We take a look at some of the key quotes and talking points from the first two days of the 2019 Rugby World Cup in Japan.
Japan welcomes Rugby World Cup to Asia
It was a typically Japanese opening ceremony, featuring plenty of symbolic cultural references, a Kabuki dance performance and a story starting at the dawn of time and finishing with rugby’s arrival in Japan.
New Zealand great and former All Blacks captain Richie McCaw was there too, holding aloft the Webb Ellis Cup which his compatriots are aiming to claim for the third tournament running.
But once Japan’s Prince Akishino had declared the tournament open, day one of this year’s ground-breaking World Cup was all about two of the lesser-heralded nations as the hosts took on Russia in front of a sold-out crowd in Tokyo.
The Cherry Blossoms, who made the world sit up and take notice with a shock win over South Africa four years ago, overcame a nervy start to defeat Russia 30-10 on the back of Kotaro Matsushima’s first hat-trick for the national team.
“It is my first three tries as a Japanese player,” winger Matsushima said. “We were able to connect with each other and the roar of the fans became our driving force.
“I want our strong momentum to win to carry into the next match (against Ireland).”
Concerns over dangerous tackles
In the week leading up to the start of the World Cup, World Rugby’s referee boss Alain Rolland reiterated that the officials will be clamping down on high tackles at this year’s tournament – even if it means handing out more red cards.
“It’s quite clear now,” Rolland explained. “There are three questions: Is there contact to the head? If yes, was there a high degree of danger?
“If so, it’s a red card. The referee will look to see if ‘there is an act of mitigation that allows me to bring the red down to a yellow card’.”
But just two days into the tournament, there has been some questions as to how rigorously this is being enforced after two separate incidents which went unpunished.
The first came in the opening game of the tournament – flagged up on social media by Jacques Burger, no less – when Russia scrum-half Vasilii Dorofeev had to go off with a concussion after being hit late by James Moore.
Then some felt Reece Hodge was lucky to avoid sanction for his try-saving block on Fiji’s Peceli Yato, who also failed a head injury assessment, in Australia’s 39-21 win over the Pacific Islanders on Saturday.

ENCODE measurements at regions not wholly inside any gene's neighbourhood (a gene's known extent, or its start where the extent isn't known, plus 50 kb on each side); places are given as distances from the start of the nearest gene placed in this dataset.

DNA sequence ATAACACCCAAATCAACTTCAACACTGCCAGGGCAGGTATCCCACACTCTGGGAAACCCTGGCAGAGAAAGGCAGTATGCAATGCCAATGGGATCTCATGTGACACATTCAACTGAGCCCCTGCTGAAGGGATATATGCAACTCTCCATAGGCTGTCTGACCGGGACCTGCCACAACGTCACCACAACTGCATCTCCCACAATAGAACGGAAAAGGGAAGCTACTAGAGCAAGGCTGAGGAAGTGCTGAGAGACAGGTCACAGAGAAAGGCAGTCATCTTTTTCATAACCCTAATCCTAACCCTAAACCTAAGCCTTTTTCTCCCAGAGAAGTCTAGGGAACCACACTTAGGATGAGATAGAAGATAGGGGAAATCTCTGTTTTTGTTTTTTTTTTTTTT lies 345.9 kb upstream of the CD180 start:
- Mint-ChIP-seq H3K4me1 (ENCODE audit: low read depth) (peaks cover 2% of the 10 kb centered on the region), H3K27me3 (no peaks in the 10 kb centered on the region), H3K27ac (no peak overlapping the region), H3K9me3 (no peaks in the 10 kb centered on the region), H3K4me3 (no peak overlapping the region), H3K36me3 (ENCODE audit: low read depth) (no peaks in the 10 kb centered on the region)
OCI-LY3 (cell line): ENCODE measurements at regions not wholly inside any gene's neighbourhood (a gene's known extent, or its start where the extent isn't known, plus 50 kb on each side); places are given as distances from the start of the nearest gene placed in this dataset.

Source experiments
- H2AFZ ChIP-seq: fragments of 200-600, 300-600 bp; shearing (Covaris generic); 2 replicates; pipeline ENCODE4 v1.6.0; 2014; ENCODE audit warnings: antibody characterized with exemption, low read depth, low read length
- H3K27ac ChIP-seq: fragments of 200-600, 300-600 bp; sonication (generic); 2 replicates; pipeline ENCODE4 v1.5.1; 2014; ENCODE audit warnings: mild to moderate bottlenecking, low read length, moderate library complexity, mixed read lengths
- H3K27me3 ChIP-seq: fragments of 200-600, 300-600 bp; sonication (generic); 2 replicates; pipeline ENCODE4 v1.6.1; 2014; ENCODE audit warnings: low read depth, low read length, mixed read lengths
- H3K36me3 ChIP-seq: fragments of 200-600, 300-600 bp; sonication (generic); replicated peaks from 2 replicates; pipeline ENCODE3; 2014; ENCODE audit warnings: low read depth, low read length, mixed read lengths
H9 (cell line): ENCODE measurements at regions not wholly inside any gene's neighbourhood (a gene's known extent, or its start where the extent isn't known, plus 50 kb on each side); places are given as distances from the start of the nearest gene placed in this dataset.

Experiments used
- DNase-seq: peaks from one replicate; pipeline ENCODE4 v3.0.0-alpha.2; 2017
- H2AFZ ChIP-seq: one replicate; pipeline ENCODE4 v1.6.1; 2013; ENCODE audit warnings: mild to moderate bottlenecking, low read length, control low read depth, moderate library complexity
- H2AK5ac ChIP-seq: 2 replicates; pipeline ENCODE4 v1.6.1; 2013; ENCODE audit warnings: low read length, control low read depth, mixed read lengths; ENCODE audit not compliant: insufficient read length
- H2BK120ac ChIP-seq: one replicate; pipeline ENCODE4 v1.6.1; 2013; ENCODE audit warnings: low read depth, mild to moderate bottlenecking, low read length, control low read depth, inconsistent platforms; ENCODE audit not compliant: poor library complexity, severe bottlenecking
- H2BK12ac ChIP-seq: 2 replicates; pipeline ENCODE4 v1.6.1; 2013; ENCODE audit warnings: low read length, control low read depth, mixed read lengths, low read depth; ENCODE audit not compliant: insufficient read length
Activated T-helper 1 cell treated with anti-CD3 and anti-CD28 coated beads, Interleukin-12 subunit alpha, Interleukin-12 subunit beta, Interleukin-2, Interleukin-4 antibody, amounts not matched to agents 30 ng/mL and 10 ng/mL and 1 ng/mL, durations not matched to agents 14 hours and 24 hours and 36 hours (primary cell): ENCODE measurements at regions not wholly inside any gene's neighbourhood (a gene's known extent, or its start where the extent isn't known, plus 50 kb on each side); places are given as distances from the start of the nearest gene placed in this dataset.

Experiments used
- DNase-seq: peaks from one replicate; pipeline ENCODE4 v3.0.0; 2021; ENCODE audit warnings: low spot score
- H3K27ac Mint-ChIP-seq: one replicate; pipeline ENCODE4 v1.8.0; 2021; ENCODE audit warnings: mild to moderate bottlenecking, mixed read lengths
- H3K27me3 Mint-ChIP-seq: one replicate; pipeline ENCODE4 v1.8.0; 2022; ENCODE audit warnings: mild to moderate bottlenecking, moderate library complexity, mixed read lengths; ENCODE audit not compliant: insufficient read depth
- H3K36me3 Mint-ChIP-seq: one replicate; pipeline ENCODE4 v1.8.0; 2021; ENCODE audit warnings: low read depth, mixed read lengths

Fiji head coach John McKee would not be drawn on the incident post-match, however.
“The referee has a tough job out there,” McKee said. “There’s a lot going on. We maybe didn’t get the rub of the green, but we have no complaints about the referee.”
A tale of two halves for Ledesma
The Pool C opener proved to be a gripping contest, with Camille Lopez landing a crucial drop goal at one end and Emiliano Boffelli seeing a last-gasp penalty attempt drift wide as France clung on for a 23-21 win.
The French had established a 20-3 lead at half time, but the Pumas stormed back and briefly led at one point before replacement fly-half Lopez got the game-winning score for his team.
Argentina head coach Mario Ledesma was left to rue a first 40 minutes which left his side chasing the game after the narrow loss, but was enthused by their fighting display after the break.
“We didn’t do anything in the first half – defended badly and didn’t attack well, lost every ball into contact, so just not doing what we’ve been doing for a while now,” Ledesma said.
“In the second half we created many opportunities, scored and also just missed two points (near the end).”
Barrett experiment pays off for All Blacks
A few eyebrows were raised when New Zealand named Beauden Barrett at full-back to accommodate Richie Mo’unga at fly-half for the Pool B opener against South Africa, but it worked out exactly as the All Blacks would have wanted.
Barrett added an extra playmaking dimension to the back line in the 15 shirt, with Mo’unga pulling the strings in the halves and taking on the goal-kicking duties until he left the field late in the 23-13 win over the Springboks.
New Zealand assistant coach Ian Foster was full of praise for the 28-year-old and is in no doubt he can go on to be one of the stars of this year’s World Cup.
“He’s a key part of our strategy group, the way he prepares,” Foster said. “I know how focused he is on playing well, but there’s a few others like that too.
“He’s helping Richie (Mo’unga) grow into the position he’s in too. He’s a part of encouraging and giving them confidence too.”
Italy aim to weather storm
The second match in Pool B opens Sunday’s World Cup action as Italy take on outsiders Namibia in Hanazono, where heavy rain is expected.
The Italians have won just one of their last 10 Test matches, but are expected to come away with a victory against a team which has yet to win a game in their 19 previous World Cup matches.